Saturday, March 2, 2013

Where does your passion come from and where does it go?

This post is about creativity-where does the initial spark begin? Did you have a specific artist or painting that inspired you to start painting? For me, I've been creative in some form or another for as long as I can remember and not being creative would be like not being myself. To me it's how you approach problems and how you see life.

I remember not being able to draw well at all-my brother at a very young age was able to draw dinosaurs so much better and I aspired to draw as well. So as I got older and nature became a major inspiration and a constant impetus for my creative process. As I got older I was always either photographing or painting, for years I would go for six months of doing each until the eye changed from photographic to painting oriented and back. During this time the writing was always a staple, whether it was short stories or poetry.

During certain periods in my life I have lost all contact with painting and creativity and it was isolated to just the writing which never stops its seems, I say that thankfully. I believe these points of valleys in the creative process were just learning points where I was gathering all the things I had learned in the previous creative sessions. So this answers the question of where does the passion go. We get lost in our lives and often as much as we'd like it to be, creativity can not be a priority as our family and duties in life pull too strong for us to maintain this secondary life of the creative.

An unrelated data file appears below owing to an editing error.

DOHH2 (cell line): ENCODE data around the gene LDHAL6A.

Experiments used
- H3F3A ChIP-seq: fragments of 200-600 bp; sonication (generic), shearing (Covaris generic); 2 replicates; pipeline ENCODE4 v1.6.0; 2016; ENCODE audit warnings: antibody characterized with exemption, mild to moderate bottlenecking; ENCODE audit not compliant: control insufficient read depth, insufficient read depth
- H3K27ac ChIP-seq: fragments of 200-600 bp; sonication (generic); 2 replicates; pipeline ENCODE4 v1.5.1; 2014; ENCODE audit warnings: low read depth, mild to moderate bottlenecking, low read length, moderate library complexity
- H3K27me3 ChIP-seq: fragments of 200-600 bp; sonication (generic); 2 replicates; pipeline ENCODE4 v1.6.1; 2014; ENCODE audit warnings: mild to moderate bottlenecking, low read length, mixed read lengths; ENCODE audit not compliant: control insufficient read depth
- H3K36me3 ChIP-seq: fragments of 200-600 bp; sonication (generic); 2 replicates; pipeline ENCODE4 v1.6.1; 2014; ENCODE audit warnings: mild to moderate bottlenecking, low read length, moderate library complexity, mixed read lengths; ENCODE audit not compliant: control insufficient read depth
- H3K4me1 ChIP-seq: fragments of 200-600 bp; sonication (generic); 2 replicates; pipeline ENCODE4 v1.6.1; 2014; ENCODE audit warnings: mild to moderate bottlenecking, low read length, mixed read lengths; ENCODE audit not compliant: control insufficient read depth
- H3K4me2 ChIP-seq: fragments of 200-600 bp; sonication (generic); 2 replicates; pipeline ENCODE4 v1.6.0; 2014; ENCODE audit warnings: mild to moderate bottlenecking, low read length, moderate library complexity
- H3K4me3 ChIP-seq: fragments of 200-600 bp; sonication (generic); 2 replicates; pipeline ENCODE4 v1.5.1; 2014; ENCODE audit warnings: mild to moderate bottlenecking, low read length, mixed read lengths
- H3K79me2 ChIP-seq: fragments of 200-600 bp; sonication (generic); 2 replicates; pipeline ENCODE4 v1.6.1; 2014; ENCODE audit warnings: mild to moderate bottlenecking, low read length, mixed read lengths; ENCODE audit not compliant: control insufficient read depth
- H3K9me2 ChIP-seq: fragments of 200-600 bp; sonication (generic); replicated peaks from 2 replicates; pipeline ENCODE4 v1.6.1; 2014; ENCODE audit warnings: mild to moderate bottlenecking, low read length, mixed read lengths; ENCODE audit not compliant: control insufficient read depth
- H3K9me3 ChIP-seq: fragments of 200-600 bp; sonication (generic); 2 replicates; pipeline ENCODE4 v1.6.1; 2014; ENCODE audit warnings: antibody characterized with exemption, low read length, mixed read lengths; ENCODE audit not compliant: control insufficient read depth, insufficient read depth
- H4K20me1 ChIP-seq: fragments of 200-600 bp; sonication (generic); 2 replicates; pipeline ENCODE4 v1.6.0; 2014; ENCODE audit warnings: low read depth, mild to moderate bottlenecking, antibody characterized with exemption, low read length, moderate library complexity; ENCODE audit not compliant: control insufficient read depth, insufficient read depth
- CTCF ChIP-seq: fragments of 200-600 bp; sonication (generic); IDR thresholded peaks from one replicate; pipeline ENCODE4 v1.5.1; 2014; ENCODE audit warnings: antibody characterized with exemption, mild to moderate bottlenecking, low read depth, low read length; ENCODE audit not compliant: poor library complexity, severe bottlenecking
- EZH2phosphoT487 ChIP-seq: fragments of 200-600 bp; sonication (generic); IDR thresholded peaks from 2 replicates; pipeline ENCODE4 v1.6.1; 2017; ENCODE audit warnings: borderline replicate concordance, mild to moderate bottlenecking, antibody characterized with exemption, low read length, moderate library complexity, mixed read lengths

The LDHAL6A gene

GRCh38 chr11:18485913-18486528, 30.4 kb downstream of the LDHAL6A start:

We must remain in essence young, retaining a portion of our inner child to maintain the process that is creativity. I believe getting older often is a weight that crushes the inner child, between rejection, self doubt and the loss of time to stop and notice things the eyes of the creative can easily become jaded and the act of being creative turns into a pointless endeavor. The logical side of the adult is more aware and concerned about daily duties and staying busy-the creative must maintain the view of a child and protect the fact that it is not a option to be creative but an integral part of one's being.

Turn off the radio, TV, read about things that inspire you, collect things that are interesting and never stop trying to see things from the innocents and open eyes of a child. We may, as artists, be able to submerge our integral creative spirit beneath the logic and chaos of our lives but believe me there are consequences. The day you look at a sunset and realize it does nothing for you, or listen to an amazing bit of music and it is just sound-you know you've strayed too long. So be creative, realize it is almost important as the job you keep or the daily duties you perform.

Do you agree with my premise? How do you keep your creative spark alive and have you ever lost it for any amount of time? Comments welcome-thanks for reading.